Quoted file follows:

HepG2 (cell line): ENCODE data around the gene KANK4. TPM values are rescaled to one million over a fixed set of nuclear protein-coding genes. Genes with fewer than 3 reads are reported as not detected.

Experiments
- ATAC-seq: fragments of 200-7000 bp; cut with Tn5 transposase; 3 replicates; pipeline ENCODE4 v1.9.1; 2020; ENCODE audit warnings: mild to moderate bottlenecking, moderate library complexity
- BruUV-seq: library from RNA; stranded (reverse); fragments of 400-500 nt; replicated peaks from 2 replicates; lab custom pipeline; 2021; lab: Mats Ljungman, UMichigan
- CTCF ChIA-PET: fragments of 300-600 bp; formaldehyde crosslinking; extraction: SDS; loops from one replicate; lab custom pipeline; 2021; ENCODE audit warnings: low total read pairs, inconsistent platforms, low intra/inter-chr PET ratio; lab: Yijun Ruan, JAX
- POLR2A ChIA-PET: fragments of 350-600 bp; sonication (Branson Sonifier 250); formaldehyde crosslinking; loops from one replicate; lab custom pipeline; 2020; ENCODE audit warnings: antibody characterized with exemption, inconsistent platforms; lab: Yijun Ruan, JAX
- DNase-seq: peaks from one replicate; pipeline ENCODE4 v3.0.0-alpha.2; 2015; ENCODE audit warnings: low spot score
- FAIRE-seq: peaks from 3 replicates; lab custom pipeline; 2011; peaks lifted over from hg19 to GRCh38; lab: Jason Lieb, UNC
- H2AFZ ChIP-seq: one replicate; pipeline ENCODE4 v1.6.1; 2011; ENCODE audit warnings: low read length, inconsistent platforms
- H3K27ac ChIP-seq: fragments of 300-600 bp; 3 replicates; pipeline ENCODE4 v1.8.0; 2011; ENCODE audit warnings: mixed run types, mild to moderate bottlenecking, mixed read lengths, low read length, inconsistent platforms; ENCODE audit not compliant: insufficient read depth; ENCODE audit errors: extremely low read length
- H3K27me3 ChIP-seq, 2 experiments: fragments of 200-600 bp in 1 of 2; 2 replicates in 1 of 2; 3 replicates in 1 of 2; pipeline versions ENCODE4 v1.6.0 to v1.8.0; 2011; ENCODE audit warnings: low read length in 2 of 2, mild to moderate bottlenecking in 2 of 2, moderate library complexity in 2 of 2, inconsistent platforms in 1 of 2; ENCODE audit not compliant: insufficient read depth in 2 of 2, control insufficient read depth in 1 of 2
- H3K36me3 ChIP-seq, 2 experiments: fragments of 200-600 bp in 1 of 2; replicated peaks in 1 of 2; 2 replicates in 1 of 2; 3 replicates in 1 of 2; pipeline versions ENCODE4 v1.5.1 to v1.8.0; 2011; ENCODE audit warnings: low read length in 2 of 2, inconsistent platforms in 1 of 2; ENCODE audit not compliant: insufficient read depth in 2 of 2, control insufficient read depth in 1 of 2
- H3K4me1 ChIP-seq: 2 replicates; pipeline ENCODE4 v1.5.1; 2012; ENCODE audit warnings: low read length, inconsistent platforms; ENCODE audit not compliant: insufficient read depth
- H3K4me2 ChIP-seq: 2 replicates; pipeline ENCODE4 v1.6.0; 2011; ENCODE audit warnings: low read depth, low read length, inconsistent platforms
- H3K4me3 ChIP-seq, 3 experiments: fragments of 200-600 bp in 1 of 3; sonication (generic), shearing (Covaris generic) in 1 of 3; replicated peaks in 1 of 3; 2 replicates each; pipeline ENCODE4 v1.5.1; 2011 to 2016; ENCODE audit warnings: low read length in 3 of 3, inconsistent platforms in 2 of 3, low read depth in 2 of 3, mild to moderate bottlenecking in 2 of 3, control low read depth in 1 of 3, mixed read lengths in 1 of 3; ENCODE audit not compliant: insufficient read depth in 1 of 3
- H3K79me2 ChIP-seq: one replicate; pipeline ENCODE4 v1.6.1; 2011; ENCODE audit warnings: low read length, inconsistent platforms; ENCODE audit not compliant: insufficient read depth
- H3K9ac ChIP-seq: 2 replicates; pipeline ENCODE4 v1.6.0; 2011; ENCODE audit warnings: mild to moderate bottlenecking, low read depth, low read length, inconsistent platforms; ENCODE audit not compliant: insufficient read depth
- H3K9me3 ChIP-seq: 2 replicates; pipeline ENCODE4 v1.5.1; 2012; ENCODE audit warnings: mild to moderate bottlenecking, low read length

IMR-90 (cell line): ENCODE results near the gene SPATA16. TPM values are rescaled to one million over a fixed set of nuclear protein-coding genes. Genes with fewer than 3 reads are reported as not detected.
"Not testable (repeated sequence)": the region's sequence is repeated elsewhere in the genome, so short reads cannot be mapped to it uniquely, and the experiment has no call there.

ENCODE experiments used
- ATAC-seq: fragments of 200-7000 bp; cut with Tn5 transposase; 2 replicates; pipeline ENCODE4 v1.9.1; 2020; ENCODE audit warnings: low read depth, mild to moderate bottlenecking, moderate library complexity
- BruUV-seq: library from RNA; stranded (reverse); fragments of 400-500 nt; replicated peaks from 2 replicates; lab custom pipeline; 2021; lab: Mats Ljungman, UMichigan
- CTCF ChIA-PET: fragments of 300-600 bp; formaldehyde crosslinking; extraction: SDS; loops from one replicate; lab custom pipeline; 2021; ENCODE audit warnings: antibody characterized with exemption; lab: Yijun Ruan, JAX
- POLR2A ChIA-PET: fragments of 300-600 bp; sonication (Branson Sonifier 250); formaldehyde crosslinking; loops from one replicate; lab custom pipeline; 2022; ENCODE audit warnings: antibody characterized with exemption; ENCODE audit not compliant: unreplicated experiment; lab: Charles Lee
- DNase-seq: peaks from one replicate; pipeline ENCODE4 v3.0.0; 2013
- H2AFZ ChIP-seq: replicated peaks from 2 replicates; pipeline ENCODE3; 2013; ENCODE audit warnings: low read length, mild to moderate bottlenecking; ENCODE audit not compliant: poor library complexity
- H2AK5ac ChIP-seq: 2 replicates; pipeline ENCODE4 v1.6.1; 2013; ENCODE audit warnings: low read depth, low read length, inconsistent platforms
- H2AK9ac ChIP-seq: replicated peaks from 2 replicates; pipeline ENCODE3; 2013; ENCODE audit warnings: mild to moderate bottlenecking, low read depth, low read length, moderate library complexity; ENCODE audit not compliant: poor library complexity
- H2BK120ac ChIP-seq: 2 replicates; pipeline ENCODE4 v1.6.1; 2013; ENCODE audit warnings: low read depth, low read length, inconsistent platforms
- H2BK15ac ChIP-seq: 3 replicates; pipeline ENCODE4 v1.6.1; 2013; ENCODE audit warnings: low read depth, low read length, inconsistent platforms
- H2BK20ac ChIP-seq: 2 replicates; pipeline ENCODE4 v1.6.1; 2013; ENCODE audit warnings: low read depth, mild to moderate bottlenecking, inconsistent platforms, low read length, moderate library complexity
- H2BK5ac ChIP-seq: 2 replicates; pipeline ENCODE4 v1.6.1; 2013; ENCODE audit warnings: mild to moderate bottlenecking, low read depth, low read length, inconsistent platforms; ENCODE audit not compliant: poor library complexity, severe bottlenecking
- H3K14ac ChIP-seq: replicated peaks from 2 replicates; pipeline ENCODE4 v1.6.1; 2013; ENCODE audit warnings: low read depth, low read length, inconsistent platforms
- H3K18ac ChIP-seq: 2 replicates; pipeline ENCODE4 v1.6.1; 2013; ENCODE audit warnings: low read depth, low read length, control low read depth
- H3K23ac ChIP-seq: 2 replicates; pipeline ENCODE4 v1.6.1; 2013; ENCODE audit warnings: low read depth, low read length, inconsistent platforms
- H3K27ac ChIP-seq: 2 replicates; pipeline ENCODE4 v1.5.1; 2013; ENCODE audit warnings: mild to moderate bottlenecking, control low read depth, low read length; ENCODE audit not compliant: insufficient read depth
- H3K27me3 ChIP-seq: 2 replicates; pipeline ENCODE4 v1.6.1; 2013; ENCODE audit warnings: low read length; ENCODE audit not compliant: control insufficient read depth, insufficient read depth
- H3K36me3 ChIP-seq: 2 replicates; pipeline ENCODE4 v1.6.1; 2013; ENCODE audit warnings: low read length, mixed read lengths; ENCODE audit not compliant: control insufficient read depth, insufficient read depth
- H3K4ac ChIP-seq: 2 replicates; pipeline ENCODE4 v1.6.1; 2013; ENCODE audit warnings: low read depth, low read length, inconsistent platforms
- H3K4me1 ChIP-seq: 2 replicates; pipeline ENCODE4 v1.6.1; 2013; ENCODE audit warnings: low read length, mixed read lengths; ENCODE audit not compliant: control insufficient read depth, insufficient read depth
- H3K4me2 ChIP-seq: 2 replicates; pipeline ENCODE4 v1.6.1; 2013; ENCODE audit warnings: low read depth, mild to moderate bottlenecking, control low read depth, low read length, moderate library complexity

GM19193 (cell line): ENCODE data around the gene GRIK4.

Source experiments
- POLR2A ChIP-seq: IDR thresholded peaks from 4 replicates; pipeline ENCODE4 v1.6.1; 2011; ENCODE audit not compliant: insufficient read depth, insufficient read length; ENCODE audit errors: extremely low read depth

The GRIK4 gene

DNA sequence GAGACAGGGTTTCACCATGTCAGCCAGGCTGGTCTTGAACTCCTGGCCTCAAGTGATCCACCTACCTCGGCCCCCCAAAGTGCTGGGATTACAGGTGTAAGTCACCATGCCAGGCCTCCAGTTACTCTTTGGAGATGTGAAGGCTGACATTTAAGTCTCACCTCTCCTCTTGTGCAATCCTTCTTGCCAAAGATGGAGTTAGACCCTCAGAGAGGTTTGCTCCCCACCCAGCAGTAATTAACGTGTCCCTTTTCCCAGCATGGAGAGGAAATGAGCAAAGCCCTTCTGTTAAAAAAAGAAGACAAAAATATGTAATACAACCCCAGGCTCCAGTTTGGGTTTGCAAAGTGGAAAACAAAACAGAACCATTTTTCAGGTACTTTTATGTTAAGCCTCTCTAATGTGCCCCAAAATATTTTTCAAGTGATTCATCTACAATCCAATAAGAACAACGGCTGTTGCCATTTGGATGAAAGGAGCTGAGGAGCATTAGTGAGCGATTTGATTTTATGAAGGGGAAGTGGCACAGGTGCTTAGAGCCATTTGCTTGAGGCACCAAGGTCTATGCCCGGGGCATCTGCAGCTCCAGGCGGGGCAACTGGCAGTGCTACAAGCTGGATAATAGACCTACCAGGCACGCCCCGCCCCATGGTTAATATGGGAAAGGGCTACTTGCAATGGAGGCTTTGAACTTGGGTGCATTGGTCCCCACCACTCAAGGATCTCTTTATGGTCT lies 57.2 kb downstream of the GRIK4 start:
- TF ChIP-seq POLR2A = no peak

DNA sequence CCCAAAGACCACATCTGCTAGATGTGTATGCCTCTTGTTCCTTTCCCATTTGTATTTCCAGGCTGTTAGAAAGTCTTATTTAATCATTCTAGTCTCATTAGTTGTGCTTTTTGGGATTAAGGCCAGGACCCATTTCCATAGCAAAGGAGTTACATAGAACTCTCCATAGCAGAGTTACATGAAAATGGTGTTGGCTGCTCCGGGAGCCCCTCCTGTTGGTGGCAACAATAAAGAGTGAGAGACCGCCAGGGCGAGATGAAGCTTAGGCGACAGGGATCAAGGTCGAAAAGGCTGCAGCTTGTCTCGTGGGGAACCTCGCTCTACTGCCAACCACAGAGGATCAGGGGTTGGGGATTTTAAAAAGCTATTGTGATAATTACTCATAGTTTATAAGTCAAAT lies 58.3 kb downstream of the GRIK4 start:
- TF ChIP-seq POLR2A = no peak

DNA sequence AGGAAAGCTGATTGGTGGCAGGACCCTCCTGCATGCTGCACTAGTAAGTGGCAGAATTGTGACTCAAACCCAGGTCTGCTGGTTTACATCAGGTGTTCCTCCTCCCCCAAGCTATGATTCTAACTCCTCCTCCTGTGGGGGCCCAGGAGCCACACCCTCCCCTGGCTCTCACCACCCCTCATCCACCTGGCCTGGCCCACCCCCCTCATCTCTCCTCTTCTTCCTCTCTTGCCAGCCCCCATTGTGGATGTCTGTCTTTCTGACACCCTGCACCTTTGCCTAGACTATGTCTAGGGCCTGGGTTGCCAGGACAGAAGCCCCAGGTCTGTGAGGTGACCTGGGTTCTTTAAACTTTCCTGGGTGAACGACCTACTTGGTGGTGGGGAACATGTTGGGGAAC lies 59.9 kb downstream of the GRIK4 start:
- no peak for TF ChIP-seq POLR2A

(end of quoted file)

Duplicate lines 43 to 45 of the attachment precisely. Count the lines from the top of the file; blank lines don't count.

GM19193 (cell line): ENCODE data around the gene GRIK4.

Source experiments
- POLR2A ChIP-seq: IDR thresholded peaks from 4 replicates; pipeline ENCODE4 v1.6.1; 2011; ENCODE audit not compliant: insufficient read depth, insufficient read length; ENCODE audit errors: extremely low read depth